“Why can I drive like an adult, pay taxes like an adult, have an abortion like an adult, be charged and sentenced like an adult; but I can’t vote like an adult?” asked Christian Bynum of the Oregon State Legislature in 2019.
Bynum, who at the time was a student at La Salle High School and a youth advocate, was among dozens of Oregon student activists testifying in support of a bill known as the Joint Senate Resolution 22, or the Our Future, Our Vote Act. The bill was aimed at amending the Oregon Constitution to lower the voting age from 18 to 16 years old. If passed in the state legislature, it would go to a statewide vote on the 2020 ballot.
Our Future, Our Vote, however, never made it to the ballots of Oregon voters because it didn’t receive enough support to be passed in the legislature. Isabela Villarreal, the Policy and Communications Manager at NextUp, a local organization that seeks to amplify the voices of Oregon’s youth, explained the loss as sad, but “not a huge surprise.” She elaborated that it was a challenge to get enough support with “this being a newer issue, especially for a lot of legislators,” adding that “a lot of misinformation happens with this measure.”
The reality that definitions of adulthood and maturity are culturally and legally varied often comes to light during the discussion of lowering the voting age. Aishiki Nag, a member of NextUp’s Youth Action Team and Tigard’s Youth City Councilor, points out the many ways in which 16 and 17-year-olds are already considered adults: “in Oregon, you can take care of your own medical care when you’re 16, but you don’t get to vote about what medical care you get.” Furthermore, “[you can] drive and [you] get to pay taxes— that’s taxation without representation, and a lot of people get tried [in court] as adults.” Aishiki’s points bring up the question of whether or not the age we assign to adulthood truly reflects the roles that 16 and 17-year-olds take on in our society. This perspective shifts the common narrative of lowering the voting age from being seen as a gift to teens, into the recognition of a basic right that is currently being denied of a tax paying, civically engaged, and in many cases highly vulnerable group of citizens.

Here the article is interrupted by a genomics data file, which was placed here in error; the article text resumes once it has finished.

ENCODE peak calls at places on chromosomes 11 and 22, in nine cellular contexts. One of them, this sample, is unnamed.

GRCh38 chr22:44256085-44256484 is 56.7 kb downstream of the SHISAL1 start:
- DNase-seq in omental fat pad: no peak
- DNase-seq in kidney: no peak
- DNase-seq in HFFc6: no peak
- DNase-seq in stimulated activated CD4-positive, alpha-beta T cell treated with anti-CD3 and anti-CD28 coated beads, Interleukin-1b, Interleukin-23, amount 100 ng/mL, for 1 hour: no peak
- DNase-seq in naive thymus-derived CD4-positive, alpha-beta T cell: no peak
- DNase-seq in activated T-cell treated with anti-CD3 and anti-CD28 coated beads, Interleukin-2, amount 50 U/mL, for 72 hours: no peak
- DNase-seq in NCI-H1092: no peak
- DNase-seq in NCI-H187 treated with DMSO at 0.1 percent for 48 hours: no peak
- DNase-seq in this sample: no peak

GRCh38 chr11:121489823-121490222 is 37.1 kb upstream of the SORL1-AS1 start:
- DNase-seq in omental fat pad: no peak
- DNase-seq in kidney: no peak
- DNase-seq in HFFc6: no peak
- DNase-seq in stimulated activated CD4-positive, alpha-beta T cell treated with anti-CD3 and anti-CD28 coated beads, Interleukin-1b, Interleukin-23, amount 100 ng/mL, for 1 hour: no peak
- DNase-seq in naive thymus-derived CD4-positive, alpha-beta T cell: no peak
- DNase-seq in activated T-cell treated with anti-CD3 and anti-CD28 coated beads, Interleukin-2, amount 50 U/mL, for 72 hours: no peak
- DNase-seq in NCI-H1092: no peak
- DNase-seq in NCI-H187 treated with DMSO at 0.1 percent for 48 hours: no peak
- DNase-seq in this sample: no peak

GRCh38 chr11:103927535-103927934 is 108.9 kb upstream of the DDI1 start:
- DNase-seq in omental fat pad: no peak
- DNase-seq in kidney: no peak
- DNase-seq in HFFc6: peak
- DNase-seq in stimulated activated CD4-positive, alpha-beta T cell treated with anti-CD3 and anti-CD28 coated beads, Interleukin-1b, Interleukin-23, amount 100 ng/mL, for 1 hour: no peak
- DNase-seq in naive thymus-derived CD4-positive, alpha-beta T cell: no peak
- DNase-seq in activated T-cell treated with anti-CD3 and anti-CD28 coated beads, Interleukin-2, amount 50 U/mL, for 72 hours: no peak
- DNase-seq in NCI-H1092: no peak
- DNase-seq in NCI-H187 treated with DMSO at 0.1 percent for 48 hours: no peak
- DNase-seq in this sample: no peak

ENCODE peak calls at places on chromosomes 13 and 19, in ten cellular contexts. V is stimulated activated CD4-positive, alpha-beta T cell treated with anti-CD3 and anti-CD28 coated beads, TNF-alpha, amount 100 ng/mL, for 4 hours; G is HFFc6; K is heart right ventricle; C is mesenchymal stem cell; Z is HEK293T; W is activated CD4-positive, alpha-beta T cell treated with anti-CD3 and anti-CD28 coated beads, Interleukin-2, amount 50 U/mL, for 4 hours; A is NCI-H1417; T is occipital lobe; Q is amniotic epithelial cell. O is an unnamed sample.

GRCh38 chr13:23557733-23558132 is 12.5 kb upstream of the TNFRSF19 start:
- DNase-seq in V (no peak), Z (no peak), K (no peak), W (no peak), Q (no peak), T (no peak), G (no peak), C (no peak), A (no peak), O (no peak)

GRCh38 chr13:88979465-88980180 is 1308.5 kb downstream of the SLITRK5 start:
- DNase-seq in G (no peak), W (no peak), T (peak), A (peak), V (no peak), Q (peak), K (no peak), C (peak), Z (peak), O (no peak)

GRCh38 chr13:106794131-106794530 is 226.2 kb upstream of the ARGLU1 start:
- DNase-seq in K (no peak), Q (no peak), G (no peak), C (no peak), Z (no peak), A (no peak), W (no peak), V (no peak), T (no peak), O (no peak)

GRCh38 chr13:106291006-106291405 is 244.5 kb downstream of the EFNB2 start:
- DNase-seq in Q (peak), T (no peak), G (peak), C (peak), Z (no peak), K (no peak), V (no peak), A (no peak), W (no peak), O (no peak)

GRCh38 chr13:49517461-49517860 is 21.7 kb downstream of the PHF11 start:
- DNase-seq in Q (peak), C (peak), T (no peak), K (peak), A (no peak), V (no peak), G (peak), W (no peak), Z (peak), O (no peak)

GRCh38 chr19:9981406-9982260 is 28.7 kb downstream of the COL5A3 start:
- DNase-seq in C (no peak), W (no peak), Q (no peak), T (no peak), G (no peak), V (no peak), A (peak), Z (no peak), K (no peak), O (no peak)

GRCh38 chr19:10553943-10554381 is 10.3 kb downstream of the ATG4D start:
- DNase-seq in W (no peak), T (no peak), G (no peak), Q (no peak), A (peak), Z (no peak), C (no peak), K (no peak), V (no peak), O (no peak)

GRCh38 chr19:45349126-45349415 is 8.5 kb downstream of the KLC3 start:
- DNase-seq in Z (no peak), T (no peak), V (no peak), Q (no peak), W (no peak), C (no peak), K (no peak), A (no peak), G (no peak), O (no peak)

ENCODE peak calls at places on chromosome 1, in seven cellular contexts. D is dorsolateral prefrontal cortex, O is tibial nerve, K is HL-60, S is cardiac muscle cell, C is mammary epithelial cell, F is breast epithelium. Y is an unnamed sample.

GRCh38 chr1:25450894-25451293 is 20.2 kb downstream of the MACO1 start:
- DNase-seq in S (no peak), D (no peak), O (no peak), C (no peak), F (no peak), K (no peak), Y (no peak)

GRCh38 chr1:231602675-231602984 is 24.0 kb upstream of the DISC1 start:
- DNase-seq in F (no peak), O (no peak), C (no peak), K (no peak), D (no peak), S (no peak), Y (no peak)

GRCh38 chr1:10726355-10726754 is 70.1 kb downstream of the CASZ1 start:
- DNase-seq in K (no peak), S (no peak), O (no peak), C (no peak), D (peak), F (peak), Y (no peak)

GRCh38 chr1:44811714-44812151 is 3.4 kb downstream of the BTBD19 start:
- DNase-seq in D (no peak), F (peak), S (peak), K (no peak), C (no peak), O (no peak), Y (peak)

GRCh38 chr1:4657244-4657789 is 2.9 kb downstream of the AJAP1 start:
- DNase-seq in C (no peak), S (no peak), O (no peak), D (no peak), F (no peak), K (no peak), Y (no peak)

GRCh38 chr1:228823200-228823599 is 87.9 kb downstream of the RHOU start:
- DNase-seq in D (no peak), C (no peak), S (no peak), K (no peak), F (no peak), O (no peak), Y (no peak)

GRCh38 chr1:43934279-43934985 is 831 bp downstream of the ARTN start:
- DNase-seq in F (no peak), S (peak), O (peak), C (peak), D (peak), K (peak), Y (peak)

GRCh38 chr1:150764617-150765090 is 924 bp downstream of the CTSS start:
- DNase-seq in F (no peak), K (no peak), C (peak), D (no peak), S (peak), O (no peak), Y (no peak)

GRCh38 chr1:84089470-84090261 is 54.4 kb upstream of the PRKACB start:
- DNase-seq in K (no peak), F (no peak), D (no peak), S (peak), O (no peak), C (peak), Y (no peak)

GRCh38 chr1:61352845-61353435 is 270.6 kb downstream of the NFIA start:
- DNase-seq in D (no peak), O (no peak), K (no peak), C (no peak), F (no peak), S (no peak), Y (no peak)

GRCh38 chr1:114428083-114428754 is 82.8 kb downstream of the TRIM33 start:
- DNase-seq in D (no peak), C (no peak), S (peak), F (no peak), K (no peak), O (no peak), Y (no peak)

In contrast, opponents of lowering the voting age, such as former Oregon Senate Minority Leader Herman Baertschiger, point to rights that differentiate 16 and 17-year-olds from legal adults. “[16-year-olds] are too young to enlist in the military, too young to own firearms, too young to own property, too young to enter into legal contracts, and too young to get married.” While reading this quote, you may find yourself asking, ‘should the legal ability to possess a firearm, marry, or fight in the military dictate one’s voice in our democracy?’ Statements like these make visible the contrasting viewpoints that make this issue so divisive.
Difference in opinion may not be the only reason that the conversation to lower the voting age is continually dismissed, however. A common frustration expressed by youth activists leading this movement is misinformation and disregard for the voices of youth from media, and politicians Speaking at a webinar hosted by NextUp entitled: Lowering the Voting Age to 16 in Oregon! Amira, a former member of the of Vote16 Youth Advisory Board, and NextUp’s Youth Action Team, comments that a major barrier when advocating for lowering the voting age is “facing criticism for media appearances.” She recalls that after appearing on the TV network K2 she noticed that the comments were overwhelmingly “negative and mean, [people] calling us stupid and illogical and [saying] ‘don’t listen to these kids.’” Amira adds, “I didn’t take that personally, but it was still annoying because they weren’t really listening to what we had to say. They were just writing us off as teenagers.”
The movement to lower the voting age in Oregon was not deterred by the 2019 loss in the legislature. In 2021, NextUp helped introduce an additional measure for an amendment to the Oregon Constitution, but also pursued a new pathway to enact a similar change. “We introduced a measure to lower the voting age to 16 for school district elections, which wouldn’t be a constitutional amendment and would just have to pass through the legislature to become a law, which is obviously a much smaller lift than running a statewide ballot campaign,” says Villarreal. Allowing 16-year-olds to vote in school board elections has a precedent in Oakland, California as of 2020. Villarreal explains that lowering the voting age for school board elections is easier for many legislators to comprehend the logic behind: “if you’re a young person in high school, the people on your school board are directly making decisions about things that affect your everyday life and your schools. So to [legislators], the link is a lot clearer.”
In 2023, NextUp has tentative plans to re-introduce a bill which would allow 16 and 17-year-olds a vote in Oregon school board elections. In preparation, they are hosting “informational and educational meetings to clear a lot of the popular myths that people have,” says Aishiki Nag, with the hopes of “getting an educated voter base.” Villarreal describes the current work surrounding the campaign as “important, to continue to do things like community education, as well as educate lawmakers on why this is an important measure.”